Ultimately, what Democrats are able to pass will depend on Senator Joe Manchin III of West Virginia.
By Giovanni Russonello
A heat wave is engulfing much of the United States this week, and temperatures across the West have soared past 100 degrees Fahrenheit.
It’s another reminder of why President Biden acknowledged the climate crisis as an “existential threat” throughout his campaign, and why it’s remained high on his agenda as president.
But just as the mercury was rising last week, Mr. Biden appeared outside the White House to announce that he had reached a deal with centrist senators on an infrastructure package that would significantly trim what had been his main vehicle for confronting climate change.
The biggest climate-related proposals in the initial bill, the $2 trillion American Jobs Plan, are nowhere to be found in the compromise proposal.
Mr. Biden has said he plans to follow it with another bill, which would focus on care industry workers and other elements of “human infrastructure,” and would be more likely to pass with only Democratic votes. Climate activists are now pinning their hopes to that legislation.
“We in the advocacy community are really focused on the second part of this, which we think is going to be more ambitious and bolder on the climate issues,” Elizabeth Gore, the vice president for political affairs at the Environmental Defense Fund, said in an interview. “We are looking at that as our primary focus for our advocacy.”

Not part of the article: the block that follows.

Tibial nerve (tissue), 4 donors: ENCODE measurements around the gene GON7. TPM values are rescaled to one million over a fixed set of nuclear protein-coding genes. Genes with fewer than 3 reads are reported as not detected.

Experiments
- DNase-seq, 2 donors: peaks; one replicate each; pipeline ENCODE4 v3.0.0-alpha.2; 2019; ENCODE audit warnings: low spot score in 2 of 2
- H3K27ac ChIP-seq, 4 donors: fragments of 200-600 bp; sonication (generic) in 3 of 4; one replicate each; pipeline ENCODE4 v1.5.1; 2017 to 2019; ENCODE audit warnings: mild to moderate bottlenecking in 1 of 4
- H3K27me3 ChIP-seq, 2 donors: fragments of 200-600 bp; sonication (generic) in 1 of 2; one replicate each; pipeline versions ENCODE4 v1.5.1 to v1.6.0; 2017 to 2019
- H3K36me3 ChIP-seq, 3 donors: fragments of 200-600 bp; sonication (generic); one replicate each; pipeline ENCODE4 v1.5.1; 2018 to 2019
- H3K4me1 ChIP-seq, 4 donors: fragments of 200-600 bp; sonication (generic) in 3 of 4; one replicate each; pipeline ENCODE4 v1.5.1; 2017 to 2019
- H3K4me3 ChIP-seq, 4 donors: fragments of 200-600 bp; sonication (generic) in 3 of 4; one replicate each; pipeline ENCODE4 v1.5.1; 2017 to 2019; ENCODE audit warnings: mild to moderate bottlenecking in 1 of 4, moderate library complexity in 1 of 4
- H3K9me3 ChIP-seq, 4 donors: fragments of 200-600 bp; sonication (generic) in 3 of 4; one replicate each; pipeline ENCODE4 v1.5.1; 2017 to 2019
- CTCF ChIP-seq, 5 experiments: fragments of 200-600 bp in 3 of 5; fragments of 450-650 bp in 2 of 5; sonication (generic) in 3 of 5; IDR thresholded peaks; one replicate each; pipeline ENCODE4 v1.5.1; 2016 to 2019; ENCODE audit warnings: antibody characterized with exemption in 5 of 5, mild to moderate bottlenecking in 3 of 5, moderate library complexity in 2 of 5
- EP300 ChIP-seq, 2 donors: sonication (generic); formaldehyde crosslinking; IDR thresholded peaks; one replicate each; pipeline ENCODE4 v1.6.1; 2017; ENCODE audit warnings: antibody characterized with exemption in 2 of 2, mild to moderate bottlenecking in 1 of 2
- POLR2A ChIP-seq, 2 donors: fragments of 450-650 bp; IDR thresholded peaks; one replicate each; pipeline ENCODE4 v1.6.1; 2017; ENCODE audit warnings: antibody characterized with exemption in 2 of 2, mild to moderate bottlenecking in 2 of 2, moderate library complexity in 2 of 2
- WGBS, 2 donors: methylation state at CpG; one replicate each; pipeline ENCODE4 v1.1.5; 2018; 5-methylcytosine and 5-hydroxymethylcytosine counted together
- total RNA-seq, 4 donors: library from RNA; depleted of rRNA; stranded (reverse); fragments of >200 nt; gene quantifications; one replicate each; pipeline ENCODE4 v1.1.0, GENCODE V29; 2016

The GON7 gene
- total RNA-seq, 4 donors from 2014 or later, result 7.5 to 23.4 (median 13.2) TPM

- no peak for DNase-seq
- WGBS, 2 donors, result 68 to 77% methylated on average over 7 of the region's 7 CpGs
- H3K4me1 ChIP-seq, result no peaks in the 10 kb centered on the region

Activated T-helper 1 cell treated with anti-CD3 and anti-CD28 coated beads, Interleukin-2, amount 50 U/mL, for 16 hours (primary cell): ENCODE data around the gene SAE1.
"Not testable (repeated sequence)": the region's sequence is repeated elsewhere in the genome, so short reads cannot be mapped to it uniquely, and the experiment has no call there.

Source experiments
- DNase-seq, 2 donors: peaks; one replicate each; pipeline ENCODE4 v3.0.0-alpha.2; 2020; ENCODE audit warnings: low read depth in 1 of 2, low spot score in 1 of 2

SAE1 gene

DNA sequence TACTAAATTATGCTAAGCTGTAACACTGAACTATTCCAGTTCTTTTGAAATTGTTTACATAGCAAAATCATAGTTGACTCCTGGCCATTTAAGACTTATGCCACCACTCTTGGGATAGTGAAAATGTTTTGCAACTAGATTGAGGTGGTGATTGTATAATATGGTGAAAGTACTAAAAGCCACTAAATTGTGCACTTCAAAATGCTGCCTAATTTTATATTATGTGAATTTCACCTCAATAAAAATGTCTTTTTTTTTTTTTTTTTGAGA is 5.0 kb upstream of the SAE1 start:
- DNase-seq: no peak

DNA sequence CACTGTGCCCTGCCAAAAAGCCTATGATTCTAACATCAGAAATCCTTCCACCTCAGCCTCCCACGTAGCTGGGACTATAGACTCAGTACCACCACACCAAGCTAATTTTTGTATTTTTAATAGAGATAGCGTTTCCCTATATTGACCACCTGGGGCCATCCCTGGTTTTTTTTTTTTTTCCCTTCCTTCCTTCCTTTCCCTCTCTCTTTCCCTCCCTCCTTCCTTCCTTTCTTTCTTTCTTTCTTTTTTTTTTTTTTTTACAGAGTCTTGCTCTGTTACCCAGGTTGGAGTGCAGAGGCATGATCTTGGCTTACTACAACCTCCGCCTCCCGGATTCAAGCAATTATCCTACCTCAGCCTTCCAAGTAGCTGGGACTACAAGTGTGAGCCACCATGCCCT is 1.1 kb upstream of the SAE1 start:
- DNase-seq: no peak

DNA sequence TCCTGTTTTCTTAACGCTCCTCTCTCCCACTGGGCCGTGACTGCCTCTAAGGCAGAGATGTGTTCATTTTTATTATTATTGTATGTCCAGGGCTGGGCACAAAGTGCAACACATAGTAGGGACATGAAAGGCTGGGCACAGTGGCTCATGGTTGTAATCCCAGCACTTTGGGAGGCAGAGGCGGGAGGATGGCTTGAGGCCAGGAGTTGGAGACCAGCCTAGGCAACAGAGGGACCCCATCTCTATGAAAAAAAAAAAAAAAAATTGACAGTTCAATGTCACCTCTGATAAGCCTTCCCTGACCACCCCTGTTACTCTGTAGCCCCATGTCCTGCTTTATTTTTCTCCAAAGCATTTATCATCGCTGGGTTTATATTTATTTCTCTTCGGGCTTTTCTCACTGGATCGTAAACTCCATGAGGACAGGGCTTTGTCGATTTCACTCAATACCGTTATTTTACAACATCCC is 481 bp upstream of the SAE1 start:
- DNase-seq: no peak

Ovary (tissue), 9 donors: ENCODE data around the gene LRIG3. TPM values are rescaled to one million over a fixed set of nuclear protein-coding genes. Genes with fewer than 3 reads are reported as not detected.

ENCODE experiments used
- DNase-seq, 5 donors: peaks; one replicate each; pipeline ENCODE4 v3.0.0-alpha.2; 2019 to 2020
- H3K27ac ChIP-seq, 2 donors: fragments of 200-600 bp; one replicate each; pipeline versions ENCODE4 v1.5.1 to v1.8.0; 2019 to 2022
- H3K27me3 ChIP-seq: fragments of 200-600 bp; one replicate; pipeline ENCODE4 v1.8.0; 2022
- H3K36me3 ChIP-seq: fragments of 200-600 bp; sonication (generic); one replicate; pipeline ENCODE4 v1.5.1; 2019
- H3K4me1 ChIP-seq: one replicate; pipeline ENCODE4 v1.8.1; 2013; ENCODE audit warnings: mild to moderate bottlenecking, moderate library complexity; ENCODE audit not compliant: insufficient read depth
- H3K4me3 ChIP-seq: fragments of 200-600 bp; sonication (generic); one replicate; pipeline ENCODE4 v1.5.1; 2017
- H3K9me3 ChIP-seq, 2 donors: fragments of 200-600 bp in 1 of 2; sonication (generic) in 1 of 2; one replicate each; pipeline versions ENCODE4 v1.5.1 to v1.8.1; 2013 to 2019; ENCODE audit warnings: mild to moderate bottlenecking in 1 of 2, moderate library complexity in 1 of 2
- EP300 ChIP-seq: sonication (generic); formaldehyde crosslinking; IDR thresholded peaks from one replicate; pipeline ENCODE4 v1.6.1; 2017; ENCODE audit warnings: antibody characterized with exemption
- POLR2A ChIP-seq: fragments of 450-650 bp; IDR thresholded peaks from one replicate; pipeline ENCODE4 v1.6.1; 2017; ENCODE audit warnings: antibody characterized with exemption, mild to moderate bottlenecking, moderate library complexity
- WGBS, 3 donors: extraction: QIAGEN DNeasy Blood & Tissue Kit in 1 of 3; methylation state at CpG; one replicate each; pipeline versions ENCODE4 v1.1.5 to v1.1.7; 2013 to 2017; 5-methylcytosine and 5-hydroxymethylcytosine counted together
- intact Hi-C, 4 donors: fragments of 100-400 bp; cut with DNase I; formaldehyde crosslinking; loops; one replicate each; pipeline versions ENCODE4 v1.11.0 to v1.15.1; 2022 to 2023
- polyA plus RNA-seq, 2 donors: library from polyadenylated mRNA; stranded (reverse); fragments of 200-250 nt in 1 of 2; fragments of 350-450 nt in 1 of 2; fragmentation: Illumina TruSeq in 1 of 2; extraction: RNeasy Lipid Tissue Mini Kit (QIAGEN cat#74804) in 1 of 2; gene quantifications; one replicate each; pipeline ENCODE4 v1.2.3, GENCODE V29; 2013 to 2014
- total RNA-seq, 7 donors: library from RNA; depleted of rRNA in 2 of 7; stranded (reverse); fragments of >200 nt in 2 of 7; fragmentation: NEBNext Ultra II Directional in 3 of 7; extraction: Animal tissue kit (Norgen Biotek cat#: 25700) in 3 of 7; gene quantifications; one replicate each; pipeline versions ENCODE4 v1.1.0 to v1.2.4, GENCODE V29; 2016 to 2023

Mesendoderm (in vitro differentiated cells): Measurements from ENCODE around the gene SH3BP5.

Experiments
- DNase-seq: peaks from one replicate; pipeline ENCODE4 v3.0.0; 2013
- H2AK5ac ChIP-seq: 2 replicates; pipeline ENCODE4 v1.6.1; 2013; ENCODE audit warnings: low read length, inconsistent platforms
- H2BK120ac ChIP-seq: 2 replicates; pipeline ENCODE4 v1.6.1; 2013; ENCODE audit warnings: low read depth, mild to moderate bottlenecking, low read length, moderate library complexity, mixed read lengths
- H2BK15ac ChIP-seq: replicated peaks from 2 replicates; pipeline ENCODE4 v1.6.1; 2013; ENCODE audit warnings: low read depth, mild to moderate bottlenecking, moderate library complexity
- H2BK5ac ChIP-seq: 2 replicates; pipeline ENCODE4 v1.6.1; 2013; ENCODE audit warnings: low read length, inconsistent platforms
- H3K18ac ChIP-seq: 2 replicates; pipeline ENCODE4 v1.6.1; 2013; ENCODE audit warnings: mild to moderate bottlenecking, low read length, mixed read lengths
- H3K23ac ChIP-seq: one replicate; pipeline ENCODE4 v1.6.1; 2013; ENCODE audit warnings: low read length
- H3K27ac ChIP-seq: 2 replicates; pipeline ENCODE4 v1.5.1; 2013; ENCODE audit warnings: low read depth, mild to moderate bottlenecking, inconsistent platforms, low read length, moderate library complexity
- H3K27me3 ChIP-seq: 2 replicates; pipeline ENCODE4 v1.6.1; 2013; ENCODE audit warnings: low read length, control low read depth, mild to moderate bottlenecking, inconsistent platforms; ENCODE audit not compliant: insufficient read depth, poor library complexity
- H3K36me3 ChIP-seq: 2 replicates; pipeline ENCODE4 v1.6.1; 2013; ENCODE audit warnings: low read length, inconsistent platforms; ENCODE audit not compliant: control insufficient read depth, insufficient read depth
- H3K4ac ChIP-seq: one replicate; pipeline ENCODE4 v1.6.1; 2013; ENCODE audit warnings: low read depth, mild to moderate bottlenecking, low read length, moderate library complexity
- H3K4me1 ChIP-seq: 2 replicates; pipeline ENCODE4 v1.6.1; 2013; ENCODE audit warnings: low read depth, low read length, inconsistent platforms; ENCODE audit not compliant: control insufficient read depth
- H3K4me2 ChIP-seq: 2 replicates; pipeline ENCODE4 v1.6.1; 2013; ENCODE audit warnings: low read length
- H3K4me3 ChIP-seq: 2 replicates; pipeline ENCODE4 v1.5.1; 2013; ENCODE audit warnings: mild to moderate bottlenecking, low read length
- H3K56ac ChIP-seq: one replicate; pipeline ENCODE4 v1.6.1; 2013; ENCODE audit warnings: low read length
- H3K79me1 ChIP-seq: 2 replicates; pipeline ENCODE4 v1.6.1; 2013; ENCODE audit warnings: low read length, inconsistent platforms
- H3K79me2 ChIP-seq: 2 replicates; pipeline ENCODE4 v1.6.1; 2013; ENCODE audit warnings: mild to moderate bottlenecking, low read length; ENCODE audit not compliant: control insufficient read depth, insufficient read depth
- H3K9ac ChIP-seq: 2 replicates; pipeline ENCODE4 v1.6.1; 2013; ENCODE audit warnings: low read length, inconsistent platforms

But there is no guarantee that the future bill will include the kinds of provisions that advocates say are necessary to containing emissions in the power and transportation sectors. And ultimately, what’s included in that legislation will largely be up to Senator Joe Manchin III of West Virginia, the most conservative Democratic senator — who represents one of the states that are most heavily reliant on the carbon energy industry, and who himself has close ties to it.
It was Mr. Manchin’s insistence on finding bipartisan compromise that scuttled the White House’s hopes of passing the American Jobs Plan through the process of budgetary reconciliation, which would remove the need for Republican votes. Now that Mr. Manchin and a crew of moderate senators have hammered out a compromise on infrastructure, it remains to be seen whether he will support an ambitious, Democrats-only proposal to reel in fossil fuels.
If he did so, it would go against many of the patterns he has established as a legislator.
Mr. Manchin won election to the Senate in 2010, swimming against the tide of West Virginia’s Republican shift, partly thanks to a TV ad in which he shot a bullet into a copy of President Barack Obama’s cap-and-trade proposal.
By then Mr. Manchin had already made millions from his involvement with the coal brokerage firm Enersystems, which he had helped run before entering politics, and which continued to pay him dividends thereafter.
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